posted on 8/2011 By:
These Bones are pulled from the rotten corpse of Chicago’s Usurper. Their debut, this self-titled disc is yet another old-school-leaning effort in the current wave of such, but unlike almost all the other recent retro-minded releases, Bones avoids both Incantation-worship and borrowed Swedish sounds in favor of reviving the punked-up death/thrash of the band's hometown heroes, with a hearty dash of crustiness just to dirty up the place. And while it’s not wildly original in scope, Bones is executed with such tangible passion and professional skill, with such a straightforward and honest and downright vicious attack, that its violence is irresistible.
Clearly indebted to the likes of Windy City giants Master / Death Strike, Bones’ brand of death leans heavily on punk and feral thrash – the riffs straddle the line between sloppy and tight, and at times, these tunes tread close to Motorhead’s loud-fast rock’n’roll. (Witness the rollicking and crusty opening statement, “March Of The Dead.”) Recorded and mixed in a matter of days, Bones’ production is accordingly raw, but that certainly isn’t detrimental to the disc – in fact, it’s a large part of the band’s snaggletooth charm, one of the best qualities of the whole affair, an appropriately ragged and punkish sheen upon a ragged and punkish set of tunes. The guitars and bass are hard-panned – the bass is only audible in the left stereo channel, and the guitars in the right – and the gnarly crust-punk tone of each is perfect, particularly the filthy bite of Jon Necromancer’s bass, another Motorhead-esque quality. There are no guitar solos – nothing to detract or distract from the slicing riffage and Necromancer’s half-intelligible growls and screams.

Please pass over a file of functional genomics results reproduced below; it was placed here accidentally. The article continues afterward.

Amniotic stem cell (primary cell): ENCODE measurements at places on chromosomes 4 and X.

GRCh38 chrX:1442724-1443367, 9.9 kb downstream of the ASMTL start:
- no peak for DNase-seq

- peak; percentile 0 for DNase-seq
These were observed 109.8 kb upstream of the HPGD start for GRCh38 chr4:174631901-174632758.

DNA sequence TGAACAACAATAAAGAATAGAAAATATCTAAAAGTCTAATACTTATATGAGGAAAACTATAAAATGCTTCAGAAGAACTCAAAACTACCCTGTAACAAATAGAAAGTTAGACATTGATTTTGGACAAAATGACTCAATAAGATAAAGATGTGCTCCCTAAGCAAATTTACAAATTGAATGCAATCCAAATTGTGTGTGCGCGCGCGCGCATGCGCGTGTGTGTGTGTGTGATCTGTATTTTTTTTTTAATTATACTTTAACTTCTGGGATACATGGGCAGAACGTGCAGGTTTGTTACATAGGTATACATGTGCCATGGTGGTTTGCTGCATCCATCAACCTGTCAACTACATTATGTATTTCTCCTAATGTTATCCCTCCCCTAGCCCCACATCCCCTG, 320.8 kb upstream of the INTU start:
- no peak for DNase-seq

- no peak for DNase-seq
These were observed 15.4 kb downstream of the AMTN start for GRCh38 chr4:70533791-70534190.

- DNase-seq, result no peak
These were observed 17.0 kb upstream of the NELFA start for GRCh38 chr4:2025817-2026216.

Each of these songs is a killer, although a few stand taller than the rest: “March Of The Dead,” the gnarly grooves of “Good Die Young” and “666”, the driving “Slowburn” (which is anything but), and the cover of “Apocalyptic Warrior,” originally by unsung Chicago legends Devastation. The fellows in Bones inject enough deviation into the structure of their songs to keep each tune interesting – well-timed slower sections, groovier segments, some kind of subtle shift to keep each blast of thrashing death from becoming a one-trick track.
The guys in Bones aren’t reinventing the wheel, but they are beating the living hell out of it, and doing it brilliantly. Bones is easily one of my favorite death/thrash releases in quite a long time, a disc so palpably filthy and angrily metal that it’s impossible to ignore its grimy greatness. Not the best disc I’ve heard all year, I admit, but not far behind, fun and ferocious middle-finger-raised metal of high caliber, and I dig the hell out of it and (cough, cough) I make no bones about it…
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